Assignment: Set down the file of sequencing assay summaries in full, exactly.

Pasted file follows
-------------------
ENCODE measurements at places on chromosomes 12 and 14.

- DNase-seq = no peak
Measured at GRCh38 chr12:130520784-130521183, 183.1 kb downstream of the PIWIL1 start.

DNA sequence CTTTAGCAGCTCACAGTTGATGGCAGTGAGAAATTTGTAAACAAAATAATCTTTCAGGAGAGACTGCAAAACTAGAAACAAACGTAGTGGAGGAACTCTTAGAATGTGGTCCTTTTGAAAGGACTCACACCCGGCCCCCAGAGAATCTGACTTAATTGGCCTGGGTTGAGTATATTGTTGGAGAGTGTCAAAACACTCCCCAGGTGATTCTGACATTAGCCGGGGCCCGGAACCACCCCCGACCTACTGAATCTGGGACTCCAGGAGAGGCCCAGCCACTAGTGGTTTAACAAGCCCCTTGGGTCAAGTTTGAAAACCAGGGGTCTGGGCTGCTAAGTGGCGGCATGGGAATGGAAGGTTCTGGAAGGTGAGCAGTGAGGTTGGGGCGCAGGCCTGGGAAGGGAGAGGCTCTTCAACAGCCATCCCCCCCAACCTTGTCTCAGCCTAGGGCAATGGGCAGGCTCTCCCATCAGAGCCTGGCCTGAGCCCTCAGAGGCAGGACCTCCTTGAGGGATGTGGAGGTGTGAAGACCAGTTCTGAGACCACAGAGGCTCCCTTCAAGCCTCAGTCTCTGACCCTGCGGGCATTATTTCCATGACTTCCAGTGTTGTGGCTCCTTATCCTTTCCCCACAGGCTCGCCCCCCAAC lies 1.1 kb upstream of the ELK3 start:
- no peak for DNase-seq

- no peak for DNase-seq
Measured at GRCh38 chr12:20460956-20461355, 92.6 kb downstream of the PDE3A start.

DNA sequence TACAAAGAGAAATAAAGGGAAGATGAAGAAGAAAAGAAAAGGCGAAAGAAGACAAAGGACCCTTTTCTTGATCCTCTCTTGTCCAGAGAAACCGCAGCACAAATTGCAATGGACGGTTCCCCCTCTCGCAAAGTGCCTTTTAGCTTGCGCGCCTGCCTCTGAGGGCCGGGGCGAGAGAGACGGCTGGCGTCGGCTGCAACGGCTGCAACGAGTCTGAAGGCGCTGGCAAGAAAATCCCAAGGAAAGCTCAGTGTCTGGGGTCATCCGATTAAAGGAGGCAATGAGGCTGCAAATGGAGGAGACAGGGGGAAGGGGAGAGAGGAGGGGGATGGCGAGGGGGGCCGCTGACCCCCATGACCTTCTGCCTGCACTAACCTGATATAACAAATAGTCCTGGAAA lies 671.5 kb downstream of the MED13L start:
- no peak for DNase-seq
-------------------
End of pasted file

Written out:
ENCODE measurements at places on chromosomes 12 and 14.

- DNase-seq = no peak
Measured at GRCh38 chr12:130520784-130521183, 183.1 kb downstream of the PIWIL1 start.

DNA sequence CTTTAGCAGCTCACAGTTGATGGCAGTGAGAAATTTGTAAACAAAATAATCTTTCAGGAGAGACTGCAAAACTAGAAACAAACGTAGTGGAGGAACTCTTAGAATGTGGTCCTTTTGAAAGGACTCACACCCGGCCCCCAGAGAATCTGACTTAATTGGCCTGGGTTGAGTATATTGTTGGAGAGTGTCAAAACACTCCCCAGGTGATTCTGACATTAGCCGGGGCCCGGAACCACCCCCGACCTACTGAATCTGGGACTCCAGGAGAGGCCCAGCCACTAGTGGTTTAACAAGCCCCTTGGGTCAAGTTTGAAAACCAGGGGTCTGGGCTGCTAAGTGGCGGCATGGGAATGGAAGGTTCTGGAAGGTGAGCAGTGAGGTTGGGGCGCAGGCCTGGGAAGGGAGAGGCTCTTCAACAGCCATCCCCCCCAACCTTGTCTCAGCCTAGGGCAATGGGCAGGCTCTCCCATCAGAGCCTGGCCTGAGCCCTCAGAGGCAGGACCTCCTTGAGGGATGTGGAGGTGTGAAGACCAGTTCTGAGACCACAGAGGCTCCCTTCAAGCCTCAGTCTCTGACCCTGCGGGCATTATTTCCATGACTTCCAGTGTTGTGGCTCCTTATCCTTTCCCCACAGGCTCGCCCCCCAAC lies 1.1 kb upstream of the ELK3 start:
- no peak for DNase-seq

- no peak for DNase-seq
Measured at GRCh38 chr12:20460956-20461355, 92.6 kb downstream of the PDE3A start.

DNA sequence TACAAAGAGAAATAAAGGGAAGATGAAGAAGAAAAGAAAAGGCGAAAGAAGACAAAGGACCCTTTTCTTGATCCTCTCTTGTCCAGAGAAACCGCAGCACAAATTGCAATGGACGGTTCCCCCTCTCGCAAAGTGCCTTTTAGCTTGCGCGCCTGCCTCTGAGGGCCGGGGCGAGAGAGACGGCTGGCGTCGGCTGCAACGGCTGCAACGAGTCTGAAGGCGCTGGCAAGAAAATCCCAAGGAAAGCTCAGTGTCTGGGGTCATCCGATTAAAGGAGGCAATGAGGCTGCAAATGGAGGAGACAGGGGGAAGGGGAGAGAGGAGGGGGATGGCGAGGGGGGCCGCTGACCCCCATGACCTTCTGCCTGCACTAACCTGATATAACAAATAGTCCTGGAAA lies 671.5 kb downstream of the MED13L start:
- no peak for DNase-seq